India is finally invoking its prowess in space technology for regional cooperation. It will gift a ₹235-crore space asset to neighbouring SAARC countries after Prime Minister Narendra Modi promised it at a SAARC summit in November 2014 in Nepal.
The South Asia Satellite is a gift for the whole region and it will be put into orbit on May 5 using Indian Space Research Organisation’s 50-metre tall and 412-ton weighing Geo-Synchronous Launch Vehicle from Sriharikota which prepares for its 11th launch mission.
So what is the South Asia Satellite? Here is all you need to know:
The satellite weighs a massive 2,230-kg and it took three years to fabricate the satellite. It costs ₹235 crore but after counter overheads, operational costs, insurance etc, the total cost comes to ₹450 crore ($70 million).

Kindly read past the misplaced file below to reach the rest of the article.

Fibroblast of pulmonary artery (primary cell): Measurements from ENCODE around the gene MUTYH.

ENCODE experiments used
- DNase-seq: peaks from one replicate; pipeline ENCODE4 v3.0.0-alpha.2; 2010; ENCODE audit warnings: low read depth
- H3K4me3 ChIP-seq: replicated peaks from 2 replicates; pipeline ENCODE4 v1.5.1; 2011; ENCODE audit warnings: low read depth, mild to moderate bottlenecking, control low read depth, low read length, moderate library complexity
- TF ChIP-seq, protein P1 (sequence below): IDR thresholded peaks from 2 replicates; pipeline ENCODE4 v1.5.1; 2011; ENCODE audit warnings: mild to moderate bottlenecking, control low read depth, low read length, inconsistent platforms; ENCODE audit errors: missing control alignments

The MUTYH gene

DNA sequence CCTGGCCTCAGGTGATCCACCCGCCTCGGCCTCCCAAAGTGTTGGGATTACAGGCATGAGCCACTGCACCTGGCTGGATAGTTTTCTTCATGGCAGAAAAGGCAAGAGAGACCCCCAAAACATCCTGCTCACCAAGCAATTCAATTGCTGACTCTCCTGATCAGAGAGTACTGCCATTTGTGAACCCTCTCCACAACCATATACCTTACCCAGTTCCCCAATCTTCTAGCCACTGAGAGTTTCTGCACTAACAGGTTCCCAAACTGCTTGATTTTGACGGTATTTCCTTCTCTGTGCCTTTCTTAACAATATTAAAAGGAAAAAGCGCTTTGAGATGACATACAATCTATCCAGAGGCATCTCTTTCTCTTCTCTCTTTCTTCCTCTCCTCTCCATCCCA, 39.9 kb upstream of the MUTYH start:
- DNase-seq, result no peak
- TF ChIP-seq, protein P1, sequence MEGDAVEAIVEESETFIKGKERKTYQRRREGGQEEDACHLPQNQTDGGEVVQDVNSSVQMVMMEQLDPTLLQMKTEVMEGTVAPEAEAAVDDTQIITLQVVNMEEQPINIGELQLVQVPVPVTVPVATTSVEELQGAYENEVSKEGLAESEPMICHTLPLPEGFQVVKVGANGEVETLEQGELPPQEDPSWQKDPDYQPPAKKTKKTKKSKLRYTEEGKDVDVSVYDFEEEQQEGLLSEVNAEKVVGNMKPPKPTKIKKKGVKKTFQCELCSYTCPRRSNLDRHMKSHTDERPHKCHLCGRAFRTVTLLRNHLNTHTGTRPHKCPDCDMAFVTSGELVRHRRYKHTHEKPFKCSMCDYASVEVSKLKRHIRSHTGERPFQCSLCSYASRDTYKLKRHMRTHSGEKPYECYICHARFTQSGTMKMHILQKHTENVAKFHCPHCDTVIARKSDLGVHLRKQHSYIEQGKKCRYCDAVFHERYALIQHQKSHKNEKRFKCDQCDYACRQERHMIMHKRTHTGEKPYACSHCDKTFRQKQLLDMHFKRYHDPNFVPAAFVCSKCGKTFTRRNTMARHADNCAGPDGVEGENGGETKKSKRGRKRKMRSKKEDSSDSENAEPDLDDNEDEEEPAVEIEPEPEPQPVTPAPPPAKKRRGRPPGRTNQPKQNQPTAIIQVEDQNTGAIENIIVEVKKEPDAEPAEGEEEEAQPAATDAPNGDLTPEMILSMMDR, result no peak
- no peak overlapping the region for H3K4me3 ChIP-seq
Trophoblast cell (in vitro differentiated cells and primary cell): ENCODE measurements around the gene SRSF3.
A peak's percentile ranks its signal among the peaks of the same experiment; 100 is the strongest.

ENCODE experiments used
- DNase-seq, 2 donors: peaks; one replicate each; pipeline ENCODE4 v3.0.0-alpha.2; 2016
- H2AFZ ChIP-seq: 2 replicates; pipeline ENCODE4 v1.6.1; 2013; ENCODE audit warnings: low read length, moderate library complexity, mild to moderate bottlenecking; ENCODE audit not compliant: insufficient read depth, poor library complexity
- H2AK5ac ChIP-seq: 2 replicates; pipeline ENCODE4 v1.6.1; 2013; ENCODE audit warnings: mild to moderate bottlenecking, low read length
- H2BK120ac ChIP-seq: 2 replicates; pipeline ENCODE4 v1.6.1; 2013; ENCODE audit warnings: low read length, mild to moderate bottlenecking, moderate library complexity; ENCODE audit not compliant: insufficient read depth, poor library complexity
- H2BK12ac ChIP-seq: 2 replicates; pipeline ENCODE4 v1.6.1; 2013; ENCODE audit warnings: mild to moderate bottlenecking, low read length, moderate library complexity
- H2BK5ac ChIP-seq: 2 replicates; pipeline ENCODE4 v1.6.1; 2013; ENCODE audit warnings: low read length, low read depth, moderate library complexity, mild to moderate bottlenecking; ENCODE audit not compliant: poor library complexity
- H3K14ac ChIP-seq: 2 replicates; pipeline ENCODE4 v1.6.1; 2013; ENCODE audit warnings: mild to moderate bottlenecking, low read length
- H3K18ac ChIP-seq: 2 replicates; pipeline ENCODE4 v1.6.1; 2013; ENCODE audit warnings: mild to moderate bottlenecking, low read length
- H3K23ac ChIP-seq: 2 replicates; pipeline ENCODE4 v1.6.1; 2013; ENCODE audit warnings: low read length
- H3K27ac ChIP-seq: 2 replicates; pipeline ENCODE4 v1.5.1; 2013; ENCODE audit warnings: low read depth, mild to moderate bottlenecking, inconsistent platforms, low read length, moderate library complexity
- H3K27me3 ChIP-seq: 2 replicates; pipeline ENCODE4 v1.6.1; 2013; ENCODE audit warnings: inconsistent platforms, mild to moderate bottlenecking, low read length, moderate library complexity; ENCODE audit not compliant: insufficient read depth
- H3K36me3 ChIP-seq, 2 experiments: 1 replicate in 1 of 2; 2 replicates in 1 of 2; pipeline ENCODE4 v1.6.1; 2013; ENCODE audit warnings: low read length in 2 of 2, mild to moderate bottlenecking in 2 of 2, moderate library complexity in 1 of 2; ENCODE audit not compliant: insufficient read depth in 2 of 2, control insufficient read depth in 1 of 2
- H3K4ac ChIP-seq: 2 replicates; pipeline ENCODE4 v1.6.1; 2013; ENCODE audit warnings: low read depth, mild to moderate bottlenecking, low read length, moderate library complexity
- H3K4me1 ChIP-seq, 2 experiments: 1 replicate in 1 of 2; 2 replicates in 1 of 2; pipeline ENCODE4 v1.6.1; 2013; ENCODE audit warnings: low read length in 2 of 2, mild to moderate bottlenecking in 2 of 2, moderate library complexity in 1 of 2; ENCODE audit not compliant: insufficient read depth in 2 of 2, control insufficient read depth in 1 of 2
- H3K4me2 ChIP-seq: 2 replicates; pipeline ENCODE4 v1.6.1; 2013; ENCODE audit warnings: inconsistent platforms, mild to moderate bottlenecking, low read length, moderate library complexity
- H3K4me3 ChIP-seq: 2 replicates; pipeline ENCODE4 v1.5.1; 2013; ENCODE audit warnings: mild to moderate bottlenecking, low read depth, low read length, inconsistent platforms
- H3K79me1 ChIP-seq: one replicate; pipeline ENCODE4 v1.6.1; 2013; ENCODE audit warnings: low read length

The SAS is a communication satellite and neighbouring countries can exploit it for various telecommunication and broadcast purposes. It can be used for telemedicine, tele-education, disaster management help and support, direct to home etc. The satellite will also help in natural resource mapping.
To boost the communication capabilities of India’s neighbours, the satellite is equipped with 12 Ku-band transponders. Each country using the satellite will be provided access to at least one transponder. The countries would use that to uplink-downlink their own programming or even do common programming as well.
The SAS will benefit all SAARC countries excluding Pakistan which opted out. The countries that are already on board are Nepal, Bhutan, Maldives, Bangladesh and Sri Lanka. Afghanistan is in the process of signing the agreement.
The satellite’s coverage area will extend to the entire South Asia. Though partner countries will have the task of developing their own infrastructure on the ground, India has expressed willingness to help.
The mission life of the satellite is estimated to be around 12 years.